Businesses in the Middle East need to adopt more advanced solutions to integrate physical and financial supply chains if they are to stay ahead in the global marketplace, which has been transformed beyond recognition with the predominance of Information Technology (IT) and the Internet, said Hussein Rifai, CEO of Bolero Middle East & North Africa.
“Unless these companies move to dedicated online document transfer platforms, they will not only lose money but also find themselves part of a business community that refuses to shake off traditional ideas of doing business,” added Rifai.
Bolero Middle East and North Africa is a joint venture between Eastern Networks, the Dubai-based IT solution developer and integrator, and Bolero International, the global company that provides secure electronic document transfer systems for global trade.
“A supply chain is a network of facilities and distribution options that performs the functions of procurement of materials, transformation of these materials into intermediate and finished products and the distribution of these finished products to customers,” stated Rifai.
“To stay competitive, enlightened companies have strived to achieve greater coordination and collaboration among supply chain partners in an approach called supply chain integration. Information technology and the Internet play a key role in furthering the goals of this integration,” said Rifai.
Two supply chains exist in virtually all forms of commerce—the physical supply chain and the financial supply chain. Financial products and information are used throughout the physical transaction process. Emerging financial products such as online trade financing and letters of credit are helping companies speed up the process and reduce the cost of facilitating international trade, according to a company press release.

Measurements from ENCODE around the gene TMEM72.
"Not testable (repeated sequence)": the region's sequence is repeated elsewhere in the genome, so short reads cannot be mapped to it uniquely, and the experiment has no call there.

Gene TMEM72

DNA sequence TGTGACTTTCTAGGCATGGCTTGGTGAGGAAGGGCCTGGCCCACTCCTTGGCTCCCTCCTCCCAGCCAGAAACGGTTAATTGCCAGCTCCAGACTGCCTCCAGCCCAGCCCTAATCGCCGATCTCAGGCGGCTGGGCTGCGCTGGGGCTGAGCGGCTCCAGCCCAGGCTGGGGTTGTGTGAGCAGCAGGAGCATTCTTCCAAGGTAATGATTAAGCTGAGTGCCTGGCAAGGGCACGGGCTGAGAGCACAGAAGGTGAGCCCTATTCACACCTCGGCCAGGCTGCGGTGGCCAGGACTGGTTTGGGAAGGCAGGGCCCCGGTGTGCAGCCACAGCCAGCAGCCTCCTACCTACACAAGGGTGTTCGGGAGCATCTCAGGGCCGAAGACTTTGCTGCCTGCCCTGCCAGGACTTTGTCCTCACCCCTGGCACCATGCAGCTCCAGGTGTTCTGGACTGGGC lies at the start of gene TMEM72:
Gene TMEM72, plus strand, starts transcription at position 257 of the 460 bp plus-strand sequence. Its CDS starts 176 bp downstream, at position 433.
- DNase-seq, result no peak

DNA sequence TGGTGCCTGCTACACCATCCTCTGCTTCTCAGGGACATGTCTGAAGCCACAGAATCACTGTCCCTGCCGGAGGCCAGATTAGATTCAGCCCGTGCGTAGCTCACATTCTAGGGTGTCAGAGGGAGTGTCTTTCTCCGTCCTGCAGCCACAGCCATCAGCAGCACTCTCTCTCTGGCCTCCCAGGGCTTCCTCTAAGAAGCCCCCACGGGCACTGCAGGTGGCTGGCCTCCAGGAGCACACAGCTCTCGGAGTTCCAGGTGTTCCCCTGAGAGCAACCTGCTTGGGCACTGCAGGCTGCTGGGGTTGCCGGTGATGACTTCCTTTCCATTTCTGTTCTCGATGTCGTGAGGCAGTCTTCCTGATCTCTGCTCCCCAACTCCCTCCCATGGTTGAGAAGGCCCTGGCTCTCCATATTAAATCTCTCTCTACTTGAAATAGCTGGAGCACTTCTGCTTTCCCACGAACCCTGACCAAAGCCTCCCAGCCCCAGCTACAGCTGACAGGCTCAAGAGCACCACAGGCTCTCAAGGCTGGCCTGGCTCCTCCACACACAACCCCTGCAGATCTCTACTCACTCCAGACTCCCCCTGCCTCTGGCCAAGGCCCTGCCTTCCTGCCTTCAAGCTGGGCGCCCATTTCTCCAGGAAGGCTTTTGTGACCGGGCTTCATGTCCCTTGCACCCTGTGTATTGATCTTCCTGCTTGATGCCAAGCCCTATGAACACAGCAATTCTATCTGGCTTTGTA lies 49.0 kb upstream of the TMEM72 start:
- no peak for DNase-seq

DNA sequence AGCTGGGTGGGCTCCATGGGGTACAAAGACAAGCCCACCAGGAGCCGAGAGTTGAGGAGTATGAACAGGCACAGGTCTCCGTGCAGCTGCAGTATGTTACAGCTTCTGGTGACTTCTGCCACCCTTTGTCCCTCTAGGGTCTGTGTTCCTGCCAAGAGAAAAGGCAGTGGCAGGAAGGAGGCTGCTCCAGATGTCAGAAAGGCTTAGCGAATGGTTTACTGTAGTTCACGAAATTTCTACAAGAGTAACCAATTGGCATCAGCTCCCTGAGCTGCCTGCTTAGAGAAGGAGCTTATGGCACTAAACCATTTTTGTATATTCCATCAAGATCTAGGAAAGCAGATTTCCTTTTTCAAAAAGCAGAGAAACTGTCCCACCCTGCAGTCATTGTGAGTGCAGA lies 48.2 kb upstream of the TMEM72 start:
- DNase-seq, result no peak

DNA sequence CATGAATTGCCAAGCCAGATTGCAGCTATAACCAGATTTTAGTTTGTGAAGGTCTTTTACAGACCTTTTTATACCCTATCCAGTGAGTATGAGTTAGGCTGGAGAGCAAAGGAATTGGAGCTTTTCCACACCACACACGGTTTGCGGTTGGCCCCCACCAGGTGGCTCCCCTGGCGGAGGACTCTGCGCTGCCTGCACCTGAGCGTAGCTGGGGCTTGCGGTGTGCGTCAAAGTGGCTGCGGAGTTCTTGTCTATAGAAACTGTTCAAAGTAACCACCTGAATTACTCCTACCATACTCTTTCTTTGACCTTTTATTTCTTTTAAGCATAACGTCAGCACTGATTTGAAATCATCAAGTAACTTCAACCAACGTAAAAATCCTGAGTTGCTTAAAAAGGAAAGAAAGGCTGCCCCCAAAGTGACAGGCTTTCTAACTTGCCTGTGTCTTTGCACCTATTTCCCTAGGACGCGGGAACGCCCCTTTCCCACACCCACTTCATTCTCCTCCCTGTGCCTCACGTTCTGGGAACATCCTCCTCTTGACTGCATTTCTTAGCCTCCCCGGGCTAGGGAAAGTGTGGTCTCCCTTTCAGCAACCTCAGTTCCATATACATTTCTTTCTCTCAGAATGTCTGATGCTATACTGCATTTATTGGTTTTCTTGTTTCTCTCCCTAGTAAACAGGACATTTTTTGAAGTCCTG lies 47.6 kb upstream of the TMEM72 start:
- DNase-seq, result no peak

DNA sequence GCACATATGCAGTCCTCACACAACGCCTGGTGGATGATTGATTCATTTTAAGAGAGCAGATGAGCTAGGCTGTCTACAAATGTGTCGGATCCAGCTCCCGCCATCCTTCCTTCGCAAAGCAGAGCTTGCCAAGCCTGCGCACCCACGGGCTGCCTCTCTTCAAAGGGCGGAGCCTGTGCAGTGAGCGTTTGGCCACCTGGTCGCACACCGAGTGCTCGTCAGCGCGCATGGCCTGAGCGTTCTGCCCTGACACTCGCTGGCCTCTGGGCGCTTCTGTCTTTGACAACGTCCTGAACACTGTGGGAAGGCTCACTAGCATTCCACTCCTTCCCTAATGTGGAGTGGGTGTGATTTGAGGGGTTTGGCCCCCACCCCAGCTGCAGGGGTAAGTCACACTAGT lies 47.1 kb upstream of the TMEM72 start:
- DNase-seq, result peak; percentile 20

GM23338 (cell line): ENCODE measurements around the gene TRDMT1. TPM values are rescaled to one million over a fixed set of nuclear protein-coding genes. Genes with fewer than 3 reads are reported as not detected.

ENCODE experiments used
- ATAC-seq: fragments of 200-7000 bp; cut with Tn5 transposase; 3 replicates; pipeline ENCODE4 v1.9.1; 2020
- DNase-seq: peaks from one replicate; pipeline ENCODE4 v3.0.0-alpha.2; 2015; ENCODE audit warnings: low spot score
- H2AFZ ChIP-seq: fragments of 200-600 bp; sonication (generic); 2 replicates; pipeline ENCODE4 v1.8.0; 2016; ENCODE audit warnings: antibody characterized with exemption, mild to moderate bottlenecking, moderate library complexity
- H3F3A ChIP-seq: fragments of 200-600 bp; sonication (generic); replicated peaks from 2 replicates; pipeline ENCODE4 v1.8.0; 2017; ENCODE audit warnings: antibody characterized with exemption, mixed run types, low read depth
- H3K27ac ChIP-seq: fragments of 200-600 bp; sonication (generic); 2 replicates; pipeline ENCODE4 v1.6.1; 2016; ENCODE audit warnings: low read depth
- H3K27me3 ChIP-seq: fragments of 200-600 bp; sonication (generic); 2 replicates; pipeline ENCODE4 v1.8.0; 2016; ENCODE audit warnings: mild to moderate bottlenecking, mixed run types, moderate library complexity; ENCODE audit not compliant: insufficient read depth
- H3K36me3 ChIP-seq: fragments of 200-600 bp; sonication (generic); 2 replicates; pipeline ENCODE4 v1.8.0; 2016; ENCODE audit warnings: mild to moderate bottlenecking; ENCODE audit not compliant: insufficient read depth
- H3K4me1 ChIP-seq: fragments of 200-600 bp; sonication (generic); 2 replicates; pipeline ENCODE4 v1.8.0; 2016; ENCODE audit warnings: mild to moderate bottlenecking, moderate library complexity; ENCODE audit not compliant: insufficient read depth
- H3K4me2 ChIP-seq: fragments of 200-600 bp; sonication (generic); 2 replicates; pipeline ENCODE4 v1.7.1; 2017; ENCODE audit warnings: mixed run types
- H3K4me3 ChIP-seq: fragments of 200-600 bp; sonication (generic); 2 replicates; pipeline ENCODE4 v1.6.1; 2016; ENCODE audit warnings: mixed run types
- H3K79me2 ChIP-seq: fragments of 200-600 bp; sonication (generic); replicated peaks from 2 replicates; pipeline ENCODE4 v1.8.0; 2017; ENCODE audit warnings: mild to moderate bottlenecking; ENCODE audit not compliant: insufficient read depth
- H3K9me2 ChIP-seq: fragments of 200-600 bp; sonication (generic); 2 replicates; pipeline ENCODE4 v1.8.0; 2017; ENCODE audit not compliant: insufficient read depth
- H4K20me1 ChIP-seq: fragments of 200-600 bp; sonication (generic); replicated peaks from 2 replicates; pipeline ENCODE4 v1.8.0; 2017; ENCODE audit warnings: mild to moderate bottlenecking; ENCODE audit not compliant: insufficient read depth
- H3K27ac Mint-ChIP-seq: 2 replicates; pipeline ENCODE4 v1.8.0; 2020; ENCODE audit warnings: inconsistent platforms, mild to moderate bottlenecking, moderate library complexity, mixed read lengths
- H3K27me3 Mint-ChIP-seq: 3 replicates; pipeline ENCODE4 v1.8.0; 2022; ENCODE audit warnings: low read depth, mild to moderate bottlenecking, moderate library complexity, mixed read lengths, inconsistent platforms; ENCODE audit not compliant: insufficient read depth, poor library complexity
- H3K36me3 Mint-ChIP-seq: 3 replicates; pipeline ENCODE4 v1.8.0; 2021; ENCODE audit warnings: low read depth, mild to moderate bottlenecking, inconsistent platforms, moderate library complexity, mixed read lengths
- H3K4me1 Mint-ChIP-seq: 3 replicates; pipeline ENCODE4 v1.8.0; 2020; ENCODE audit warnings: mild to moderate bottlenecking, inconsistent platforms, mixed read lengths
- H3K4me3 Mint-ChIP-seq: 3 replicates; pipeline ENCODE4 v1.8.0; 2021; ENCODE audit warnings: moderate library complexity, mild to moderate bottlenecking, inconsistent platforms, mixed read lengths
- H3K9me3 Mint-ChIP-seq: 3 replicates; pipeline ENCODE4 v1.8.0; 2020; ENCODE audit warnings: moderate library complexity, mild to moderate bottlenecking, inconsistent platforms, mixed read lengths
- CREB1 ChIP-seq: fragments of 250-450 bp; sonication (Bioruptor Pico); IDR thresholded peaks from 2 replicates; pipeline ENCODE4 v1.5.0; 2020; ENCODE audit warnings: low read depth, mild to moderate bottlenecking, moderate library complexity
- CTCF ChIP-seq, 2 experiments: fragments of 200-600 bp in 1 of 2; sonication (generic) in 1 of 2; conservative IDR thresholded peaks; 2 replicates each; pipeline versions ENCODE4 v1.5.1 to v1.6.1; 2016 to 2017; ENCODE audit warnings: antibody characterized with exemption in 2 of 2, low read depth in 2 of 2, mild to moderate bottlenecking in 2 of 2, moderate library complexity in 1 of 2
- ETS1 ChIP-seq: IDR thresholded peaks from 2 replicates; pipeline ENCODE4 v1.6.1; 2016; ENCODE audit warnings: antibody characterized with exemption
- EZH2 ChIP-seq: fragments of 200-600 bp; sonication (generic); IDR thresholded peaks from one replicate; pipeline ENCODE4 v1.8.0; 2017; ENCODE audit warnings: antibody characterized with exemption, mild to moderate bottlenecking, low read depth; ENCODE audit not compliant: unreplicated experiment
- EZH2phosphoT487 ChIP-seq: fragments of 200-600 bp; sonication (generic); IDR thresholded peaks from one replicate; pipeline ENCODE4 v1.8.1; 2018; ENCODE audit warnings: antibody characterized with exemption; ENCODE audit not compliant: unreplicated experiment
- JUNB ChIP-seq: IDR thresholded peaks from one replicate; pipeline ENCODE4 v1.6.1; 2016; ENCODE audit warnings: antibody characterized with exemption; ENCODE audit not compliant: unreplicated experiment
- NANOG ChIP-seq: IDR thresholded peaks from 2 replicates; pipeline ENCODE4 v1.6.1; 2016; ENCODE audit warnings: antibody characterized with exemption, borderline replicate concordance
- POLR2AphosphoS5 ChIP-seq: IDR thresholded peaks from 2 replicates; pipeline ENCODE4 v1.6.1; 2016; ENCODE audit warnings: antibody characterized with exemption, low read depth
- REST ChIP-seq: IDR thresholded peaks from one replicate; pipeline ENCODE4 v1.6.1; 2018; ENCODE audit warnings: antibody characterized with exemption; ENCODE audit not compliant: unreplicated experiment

Traditionally, international trade has learnt to live with financial, logistic and time inadequacies, costing the business world hundreds of billions of dollars every year. According to a United Nations study, adoption of online document transfer procedures will save the international trading community an estimated $620 billion per year, over 10 percent of the $6,000 billion value of world trade.
Bolero.net’s platform enables secure electronic exchange of documents. Founded in 1998, Bolero.net is a global initiative to create a secure, open system to exchange trading documents electronically. A key benefit of Bolero.net is its codification of a standard legal framework, accepted by all trading parties, effective across 192 countries.
Bolero.net is not a payment system, but a platform for a shared, open system i.e. one that works on all computer systems, by which businesses can exchange legal trade documents and data via the Internet. It acts as a neutral party to ensure secure delivery and receipt of information and provides a legal structure that binds all parties.
Bolero has created a legal framework which companies have to agree to before they can join. Once they are connected, all the necessary paperwork for an international trade deal can pass through the bolero.net system, which includes digital signatures, an authentication and non-repudiation mechanism which confirms who has sent and received certain documents during the transaction.
Bolero MENA was launched in May 2002 to boost electronic trade in 21 countries in the region, by offering the bolero.net System from Bolero International, the global company that provides a secure electronic document transfer for global trade. Bolero MENA is based at the Dubai Internet City with four regional offices in Cairo, Riyadh, Amman and Istanbul.
Bolero International Ltd was set up in 1998. Over the past two years, over 500 companies and industry organizations around the world have worked together to review the functional and legal capabilities of the Bolero service.
bolero.net’s members include four of Japan’s largest trading houses, Itochu, Marubeni, Mitsui and Nissho Iwai, along with German mail order company Otto Versand, Japanese cargo operator ‘K’ Line and Cargill, the US commodities trading organization. Banks that have signed up with bolero.net include ABN Amro, Bank of America, Bank of Tokyo-Mitsubishi, BNP Paribas, Chase Manhattan, Citibank, Commerzbank, Dai-ichi Kangyo Bank, DBS, Fuji Bank, HSBC, National Westminster Bank, OCBC, Sakura Bank, Sanwa Bank and Société Générale. — (menareport.com)
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